Halloween in C.R.: Scaring Up Business
A specter is haunting Costa Rica – the specter of Halloween. The holiday, which is based on the Celtic festival Samhain and the Catholic observation of All Saints’ Day, is a long-standing cultural phenomenon in the United States and Canada. Because of Tico’s fascination with all things horrorific, the celebration is rapidly becoming more popular in Costa Rica, creating a profitable opportunity for local business owners.
Costa Rica is home to countless traditional scary stories about wailing ghosts, haunted theaters and spooky abandoned prisons. And with the recent hype surrounding an online video (see ticotimes.net) that supposedly captured on film a poltergeist in San Jose’s Costa Rican Electricity Institute tower earlier this year, local entrepreneur Roger Ramírez believes that Costa Ricans are readier than ever for a Halloween experience, and he is ready to provide it for them – for a price.
Ramírez, originally from Cartago, is the creator, owner and operator of La Mansión de Horror (The Mansion of Horror) on Avenida Central in San Pedro. La Mansión de Horror is the only spook alley in Costa Rica, and, for ₡1,500 ($3) visitors can spend 15 minutes passing through rooms themed after popular horror movies like “The Ring” and “A Nightmare on Elm Street” while various monsters, ghosts and chainsaw wielding maniacs jump out and scare them.
“It’s important to know that they aren’t going to touch anybody. It’s very scary, but they keep their distance,” say Ramírez.
La Mansión de Horror has eight employees and cost $40,000 to design and build. Ramírez has no doubt that he will make back his significant investment, however. During the weeks preceding Halloween hundreds of people passed through the attraction every night, and the haunted house will stay open through Halloween weekend. Terror is Ramirez’s business, and business is good.
Ramírez sees it as a simple case of supply and demand. He knows that people like to be scared, and he is capable of giving them exactly what they want. In fact, La Mansión de Horror does such a good job scaring people that many customers haven’t made it all the way through the haunted house, but turned around and come back out the front door. Others have burst out of the emergency exits screaming.
“The first day we were open a girl wet her pants,” says Ramírez. “She went in with her boyfriend and came out with wet jeans.”
Ramirez sees this as a sign of success.
“It just means that people were scared and that they liked it,” he says.
Sure, the haunted house will turn a major profit for a week or two every October, but what about the rest of the year? Ramírez has already been contracted by the Cervecería Costa Rica and the organizers of Costa Rica’s upcoming International Festival of Terror to provide entertainment for the festival’s accompanying carnival during the second week of December.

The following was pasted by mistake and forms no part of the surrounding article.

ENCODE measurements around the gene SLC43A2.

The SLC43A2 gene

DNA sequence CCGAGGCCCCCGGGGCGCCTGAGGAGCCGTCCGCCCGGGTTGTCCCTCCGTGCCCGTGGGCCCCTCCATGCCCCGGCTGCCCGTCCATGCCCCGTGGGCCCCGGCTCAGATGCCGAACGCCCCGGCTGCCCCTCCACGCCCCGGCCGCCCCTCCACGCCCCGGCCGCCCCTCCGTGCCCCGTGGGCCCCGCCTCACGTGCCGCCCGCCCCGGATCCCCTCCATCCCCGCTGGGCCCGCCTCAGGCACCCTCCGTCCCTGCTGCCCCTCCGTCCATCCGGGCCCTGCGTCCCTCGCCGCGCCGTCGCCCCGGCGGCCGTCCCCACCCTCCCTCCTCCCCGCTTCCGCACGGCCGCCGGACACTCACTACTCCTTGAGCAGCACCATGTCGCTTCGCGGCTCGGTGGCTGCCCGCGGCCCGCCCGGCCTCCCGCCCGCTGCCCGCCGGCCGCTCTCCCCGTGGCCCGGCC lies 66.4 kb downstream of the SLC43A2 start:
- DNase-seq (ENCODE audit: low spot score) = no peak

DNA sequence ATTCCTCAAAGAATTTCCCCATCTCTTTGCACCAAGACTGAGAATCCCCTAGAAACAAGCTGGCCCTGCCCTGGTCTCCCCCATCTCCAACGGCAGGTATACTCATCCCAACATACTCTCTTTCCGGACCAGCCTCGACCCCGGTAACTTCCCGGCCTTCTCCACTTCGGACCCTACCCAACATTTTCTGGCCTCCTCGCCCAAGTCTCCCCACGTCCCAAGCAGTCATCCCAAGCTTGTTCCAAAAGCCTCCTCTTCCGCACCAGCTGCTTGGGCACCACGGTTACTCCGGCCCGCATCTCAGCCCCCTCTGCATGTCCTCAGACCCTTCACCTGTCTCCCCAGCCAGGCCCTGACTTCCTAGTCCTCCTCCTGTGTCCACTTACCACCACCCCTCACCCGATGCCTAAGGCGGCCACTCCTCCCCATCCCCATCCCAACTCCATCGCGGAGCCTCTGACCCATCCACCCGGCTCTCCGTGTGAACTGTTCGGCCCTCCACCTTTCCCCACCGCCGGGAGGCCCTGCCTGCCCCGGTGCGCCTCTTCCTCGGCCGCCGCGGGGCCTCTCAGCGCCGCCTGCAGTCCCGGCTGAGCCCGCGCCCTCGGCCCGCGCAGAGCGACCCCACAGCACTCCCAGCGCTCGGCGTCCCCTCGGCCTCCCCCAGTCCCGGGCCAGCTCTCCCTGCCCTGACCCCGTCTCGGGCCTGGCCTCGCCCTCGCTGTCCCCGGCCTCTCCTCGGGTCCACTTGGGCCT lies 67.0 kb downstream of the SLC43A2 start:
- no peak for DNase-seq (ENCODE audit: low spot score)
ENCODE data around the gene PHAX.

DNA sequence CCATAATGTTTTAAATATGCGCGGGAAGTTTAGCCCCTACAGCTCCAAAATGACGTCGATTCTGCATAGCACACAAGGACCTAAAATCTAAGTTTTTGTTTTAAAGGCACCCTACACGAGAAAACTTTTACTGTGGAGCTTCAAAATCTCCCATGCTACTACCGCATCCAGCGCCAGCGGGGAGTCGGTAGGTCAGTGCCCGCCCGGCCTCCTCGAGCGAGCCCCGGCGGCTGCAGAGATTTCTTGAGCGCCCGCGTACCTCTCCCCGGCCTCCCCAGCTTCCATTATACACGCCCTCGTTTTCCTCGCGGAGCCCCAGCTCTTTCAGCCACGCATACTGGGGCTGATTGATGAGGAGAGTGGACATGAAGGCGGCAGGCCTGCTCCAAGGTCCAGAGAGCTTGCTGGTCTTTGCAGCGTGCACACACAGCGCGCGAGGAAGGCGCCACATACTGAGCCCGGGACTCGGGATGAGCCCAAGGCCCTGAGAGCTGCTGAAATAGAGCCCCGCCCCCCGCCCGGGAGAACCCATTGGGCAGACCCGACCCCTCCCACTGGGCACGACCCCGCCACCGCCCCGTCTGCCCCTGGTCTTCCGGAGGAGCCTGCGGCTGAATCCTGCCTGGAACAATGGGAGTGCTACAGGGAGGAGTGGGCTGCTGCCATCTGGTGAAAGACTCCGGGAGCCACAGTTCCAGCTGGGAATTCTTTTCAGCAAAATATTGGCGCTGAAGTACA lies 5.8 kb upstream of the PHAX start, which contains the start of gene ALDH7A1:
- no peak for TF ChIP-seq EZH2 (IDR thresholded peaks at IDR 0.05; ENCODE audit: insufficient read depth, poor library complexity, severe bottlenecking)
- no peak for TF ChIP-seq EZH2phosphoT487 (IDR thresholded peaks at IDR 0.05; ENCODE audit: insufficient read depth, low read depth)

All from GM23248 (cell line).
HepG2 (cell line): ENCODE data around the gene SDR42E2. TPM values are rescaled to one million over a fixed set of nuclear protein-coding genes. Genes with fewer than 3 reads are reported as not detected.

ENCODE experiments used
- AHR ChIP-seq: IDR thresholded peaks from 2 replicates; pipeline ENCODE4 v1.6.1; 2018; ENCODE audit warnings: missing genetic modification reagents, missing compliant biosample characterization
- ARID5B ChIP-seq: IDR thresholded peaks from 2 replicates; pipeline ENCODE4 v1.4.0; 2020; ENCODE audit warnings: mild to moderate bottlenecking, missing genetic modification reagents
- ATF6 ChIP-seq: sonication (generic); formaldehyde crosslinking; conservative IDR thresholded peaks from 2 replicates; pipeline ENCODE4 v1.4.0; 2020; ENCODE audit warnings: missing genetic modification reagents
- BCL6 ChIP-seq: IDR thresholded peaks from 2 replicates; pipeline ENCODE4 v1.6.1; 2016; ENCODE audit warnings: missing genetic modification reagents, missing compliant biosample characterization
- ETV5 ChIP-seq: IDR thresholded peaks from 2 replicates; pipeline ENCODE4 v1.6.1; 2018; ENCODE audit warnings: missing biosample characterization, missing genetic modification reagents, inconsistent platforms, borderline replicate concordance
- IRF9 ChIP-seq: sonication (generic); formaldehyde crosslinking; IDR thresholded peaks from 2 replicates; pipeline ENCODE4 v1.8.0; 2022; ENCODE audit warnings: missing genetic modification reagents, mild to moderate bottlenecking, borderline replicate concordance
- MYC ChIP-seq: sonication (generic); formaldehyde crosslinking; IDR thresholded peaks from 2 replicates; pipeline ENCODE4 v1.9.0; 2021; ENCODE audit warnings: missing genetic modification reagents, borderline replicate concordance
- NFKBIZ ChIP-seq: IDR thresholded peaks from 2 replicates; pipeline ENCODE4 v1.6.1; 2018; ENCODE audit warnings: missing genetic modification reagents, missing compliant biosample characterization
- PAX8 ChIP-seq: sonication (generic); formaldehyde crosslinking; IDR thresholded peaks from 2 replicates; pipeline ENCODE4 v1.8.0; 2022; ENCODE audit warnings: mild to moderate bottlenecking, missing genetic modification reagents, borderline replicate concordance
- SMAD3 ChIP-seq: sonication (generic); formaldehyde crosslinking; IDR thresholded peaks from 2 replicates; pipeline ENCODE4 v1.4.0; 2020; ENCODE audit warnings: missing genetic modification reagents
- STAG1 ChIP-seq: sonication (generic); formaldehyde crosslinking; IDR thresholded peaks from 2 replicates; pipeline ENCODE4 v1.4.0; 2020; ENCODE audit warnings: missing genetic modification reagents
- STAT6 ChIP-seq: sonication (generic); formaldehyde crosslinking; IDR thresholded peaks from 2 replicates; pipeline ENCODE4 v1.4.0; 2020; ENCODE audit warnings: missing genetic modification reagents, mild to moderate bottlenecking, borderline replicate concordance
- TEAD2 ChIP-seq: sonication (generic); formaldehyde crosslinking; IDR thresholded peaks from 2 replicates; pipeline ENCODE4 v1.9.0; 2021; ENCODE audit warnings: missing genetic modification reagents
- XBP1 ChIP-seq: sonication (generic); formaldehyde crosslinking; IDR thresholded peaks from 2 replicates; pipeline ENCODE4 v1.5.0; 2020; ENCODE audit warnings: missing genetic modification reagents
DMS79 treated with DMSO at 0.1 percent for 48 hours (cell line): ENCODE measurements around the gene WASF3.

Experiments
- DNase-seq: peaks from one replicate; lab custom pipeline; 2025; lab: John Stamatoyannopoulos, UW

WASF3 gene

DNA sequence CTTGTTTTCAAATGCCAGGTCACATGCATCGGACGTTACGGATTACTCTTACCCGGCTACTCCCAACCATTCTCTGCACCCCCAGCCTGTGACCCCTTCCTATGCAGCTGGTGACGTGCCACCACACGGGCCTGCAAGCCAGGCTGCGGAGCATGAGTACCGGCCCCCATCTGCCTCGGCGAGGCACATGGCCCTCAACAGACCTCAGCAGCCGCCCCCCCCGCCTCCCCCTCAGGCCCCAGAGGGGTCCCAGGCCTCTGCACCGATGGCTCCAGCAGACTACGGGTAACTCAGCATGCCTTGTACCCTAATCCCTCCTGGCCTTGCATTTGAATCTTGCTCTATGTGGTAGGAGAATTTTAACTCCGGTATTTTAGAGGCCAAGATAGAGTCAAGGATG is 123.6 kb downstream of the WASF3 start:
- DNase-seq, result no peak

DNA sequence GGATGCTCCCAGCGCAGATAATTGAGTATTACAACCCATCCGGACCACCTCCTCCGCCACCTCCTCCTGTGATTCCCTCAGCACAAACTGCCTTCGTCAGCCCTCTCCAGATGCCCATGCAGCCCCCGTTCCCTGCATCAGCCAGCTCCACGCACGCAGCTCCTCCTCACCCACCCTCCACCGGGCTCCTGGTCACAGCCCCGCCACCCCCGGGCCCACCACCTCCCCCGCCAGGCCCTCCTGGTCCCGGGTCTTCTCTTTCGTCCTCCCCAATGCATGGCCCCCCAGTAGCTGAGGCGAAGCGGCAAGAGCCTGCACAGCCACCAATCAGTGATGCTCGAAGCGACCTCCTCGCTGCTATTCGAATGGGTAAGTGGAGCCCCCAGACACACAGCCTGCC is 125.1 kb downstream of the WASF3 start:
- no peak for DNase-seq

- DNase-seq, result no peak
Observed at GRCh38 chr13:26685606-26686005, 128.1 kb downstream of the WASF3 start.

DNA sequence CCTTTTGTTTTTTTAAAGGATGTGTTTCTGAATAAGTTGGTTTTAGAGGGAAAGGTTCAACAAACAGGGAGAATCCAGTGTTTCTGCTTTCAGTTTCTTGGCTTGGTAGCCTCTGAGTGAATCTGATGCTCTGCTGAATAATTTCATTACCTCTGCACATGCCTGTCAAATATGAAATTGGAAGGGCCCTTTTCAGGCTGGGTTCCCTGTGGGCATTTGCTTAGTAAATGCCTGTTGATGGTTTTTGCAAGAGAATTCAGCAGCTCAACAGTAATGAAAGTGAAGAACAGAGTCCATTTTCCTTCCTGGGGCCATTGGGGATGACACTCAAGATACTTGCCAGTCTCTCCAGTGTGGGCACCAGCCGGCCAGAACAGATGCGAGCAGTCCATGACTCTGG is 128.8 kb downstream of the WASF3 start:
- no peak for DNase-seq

Ramírez is also already designing next year’s haunted house. He is planning on remodeling the current structure so that every room will be based on a traditional Costa Rican scary story.
But even for those who don’t like to be scared, there is plenty of fun to be had around the end of October. Parties and dances keep event organizers and costume shops busy.
Just a few hundred meters west from La Mansión de Horror is the San Pedro Mall, home to several costume shops, including Erótica, which specializes in selling lingerie the rest of the year. During October, however, its shelves are lined with Halloween costumes.
Store manager Rose Mary Artavia says that two or three years ago Costa Ricans really started going all-out for Halloween, and that this Halloween has seen far more customers than any other year.
“It didn’t used to be as celebrated,” says Artavia, “but now it is, and every year there are more and more parties and and more celebrations.”
These parties exist in part because Erótica is throwing them. On Saturday, Oct. 30 there will be a dance in the Torre Greco in San Antonio de Belén de Heredia at 9 p.m. organized by the costume-lingerie shop. Erótica anticipates so many Halloween partiers that they are giving out $4,000 in prize money to those who show up with the best and sexiest costumes.
You may be interested
Off the eaten path: Bar y Restaurante Rio de JaneiroWilliam Ayre - October 19, 2018
Apart from its name and a mural inside featuring the namesake city in Brazil, Rio de Janeiro is a very…
Buchón cantina: Spritz cocktails to dine forNatalia Díaz - October 18, 2018
Buchón was the first place I tasted the Aperol Spritz, months before it became fashionable around San José. In fact,…
Tico Times Shade: What does ‘middle class’ mean in Costa Rica?Alejandro Zúñiga - October 18, 2018
It’s not often The Tico Times writes an explainer about basic Costa Rican daily living that’s equally surprising to a…